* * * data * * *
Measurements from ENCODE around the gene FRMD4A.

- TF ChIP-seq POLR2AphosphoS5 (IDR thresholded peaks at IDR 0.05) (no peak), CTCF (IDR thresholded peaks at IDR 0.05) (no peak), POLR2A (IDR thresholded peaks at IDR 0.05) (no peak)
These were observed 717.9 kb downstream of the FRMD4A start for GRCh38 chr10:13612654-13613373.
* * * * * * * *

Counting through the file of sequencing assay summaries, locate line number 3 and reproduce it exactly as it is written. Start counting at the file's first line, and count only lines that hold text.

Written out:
These were observed 717.9 kb downstream of the FRMD4A start for GRCh38 chr10:13612654-13613373.